Cleaning was very easy – with no airholes to clean, it is simply a case of flipping up the spout thing, tipping out the blood, rinsing out the cup and you’re all good. Because of that spout part, you can actually give the cup a shake and swirl the water around inside it – which helps to get it clean – you can also stick your finger into the cup to wipe around the inside. I’m not sure I’d call it “fun” – but because of that ability to swish the water around, it was maybe the most “entertaining” cup to clean 😀 it made me think of how wine people swirl wine around in the goblet…. which made me giggle…. (I’m childish though!)
One aspect I appreciated was that I felt more secure being able to carry the cup around while it was full of blood. I know what sounds weird, but let me explain 🙂 See, our toilet is in a separate room to the bathroom where the sink is. I find that just emptying the cup into the toilet lets the blood sink to the bottom of the bowl and needs a second flush or a toilet brush to remove it (or you need to put toilet paper into the bowl first) …. So what I often do if the cup isn’t too full, is slowly put some toilet paper into the cup to soak up the blood, then put the toilet paper into the toilet…… but with this cup, I rested the cup in the end of a toilet roll while I finished up in the toilet (empty toilet paper rolls make perfect cup stands!), then I carried it into the bathroom and tipped the blood down the sink and gave the cup a good rinse. So I actually found that a more convenient way to empty it.
All in all… I was very impressed with this cup. It isn’t a cup I would have thought to buy if I was deciding on which cup to buy, since I must admit, it looked a bit weird and I wasn’t sure the anti-spill design was really needed. But after trying it, I found it to be more comfortable than other cups, easy to remove, easy to clean and less likely to spill. My only criticism would be the fact that I wasn’t able to tell if it was fully opened, but I think that would be something I would get used to the more I used the cup – whereas I unfortunately didn’t have enough time to spend getting used to the cups before writing this review.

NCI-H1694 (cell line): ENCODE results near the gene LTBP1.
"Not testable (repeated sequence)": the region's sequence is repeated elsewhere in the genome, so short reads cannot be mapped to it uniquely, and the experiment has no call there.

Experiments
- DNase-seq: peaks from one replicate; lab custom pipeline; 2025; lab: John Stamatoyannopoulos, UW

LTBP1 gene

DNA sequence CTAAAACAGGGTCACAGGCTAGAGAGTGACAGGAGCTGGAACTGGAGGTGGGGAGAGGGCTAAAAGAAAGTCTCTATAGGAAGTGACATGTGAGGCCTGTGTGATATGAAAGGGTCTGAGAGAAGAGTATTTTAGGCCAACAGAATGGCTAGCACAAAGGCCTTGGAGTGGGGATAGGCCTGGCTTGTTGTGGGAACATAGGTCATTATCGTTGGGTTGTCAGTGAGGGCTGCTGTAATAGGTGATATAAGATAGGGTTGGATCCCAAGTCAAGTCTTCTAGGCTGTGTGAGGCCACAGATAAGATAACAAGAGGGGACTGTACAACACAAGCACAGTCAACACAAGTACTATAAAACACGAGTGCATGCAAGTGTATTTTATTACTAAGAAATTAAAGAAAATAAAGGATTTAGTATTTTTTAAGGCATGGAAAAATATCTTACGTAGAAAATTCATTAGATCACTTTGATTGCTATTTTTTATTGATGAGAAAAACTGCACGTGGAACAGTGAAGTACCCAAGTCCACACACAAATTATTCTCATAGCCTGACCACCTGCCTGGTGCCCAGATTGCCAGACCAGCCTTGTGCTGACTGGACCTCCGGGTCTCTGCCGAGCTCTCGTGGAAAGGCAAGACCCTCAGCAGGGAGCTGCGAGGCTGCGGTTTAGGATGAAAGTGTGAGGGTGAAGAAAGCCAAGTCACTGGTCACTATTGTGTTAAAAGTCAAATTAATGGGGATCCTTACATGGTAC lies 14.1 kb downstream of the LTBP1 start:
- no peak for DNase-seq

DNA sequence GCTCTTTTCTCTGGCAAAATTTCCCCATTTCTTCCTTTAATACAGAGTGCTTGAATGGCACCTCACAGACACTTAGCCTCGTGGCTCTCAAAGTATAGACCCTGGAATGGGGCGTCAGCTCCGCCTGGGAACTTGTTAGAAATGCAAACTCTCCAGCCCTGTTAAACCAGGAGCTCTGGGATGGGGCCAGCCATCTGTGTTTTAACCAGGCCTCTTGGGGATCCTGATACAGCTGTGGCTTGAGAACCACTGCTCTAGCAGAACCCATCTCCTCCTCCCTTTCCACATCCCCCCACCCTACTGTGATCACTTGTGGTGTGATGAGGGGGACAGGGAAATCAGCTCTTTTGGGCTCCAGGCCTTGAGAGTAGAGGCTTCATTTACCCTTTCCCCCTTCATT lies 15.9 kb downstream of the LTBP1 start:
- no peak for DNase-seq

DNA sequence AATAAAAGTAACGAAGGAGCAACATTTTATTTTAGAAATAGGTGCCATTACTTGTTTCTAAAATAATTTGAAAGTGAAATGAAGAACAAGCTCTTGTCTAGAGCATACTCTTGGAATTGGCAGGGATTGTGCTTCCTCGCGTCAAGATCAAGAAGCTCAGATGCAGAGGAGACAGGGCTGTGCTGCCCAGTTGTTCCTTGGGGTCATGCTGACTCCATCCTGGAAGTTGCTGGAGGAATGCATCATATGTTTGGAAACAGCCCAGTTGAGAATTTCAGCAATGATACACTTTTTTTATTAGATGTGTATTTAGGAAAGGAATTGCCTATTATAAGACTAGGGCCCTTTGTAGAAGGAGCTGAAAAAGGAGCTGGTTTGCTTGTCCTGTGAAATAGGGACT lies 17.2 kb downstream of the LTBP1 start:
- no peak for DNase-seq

I have a few more cups since the last time I did a cup photo shoot… So it was time to do another!
I tried to use all clear cups where I had a clear or coloured version of the cup. You can see my Yuuki and MCUK have yellowed with age, even though they were only worn for 1 period then washed well with soap and added to my collection…
I was sent a Vcup to review 🙂
It wasn’t addressed properly, so there was a little hiccup in receiving it, but it arrived the other day and I had a chance to try it out. Sadly my period ended the day before it arrived, so I haven’t yet had a chance to test it with my period, but I’ve tried it and here are my thoughts….
The box was a little squished in transit, but that’s to be expected sometimes. On the box it listed contents, which I was surprised about – I didn’t realise the cup came with extras! So I was excited to see what was inside. The box lists no sizes, so I presume the cup is 1 size only, which seems to be a small. The box does however have boxes to tick for white, pink or green – and one side of the box shows a pale green cup – so it obviously comes in those colours. I got clear.
Inside the box, there is a tube (they call it a “pen”) of hand sanitiser, a little packet of soap sheets, 4 little “coin tissues”, the cup, a pouch and instructions.
I already took the instruction booklet out and forgot to put it back when photographing it… I think it was lying on the top.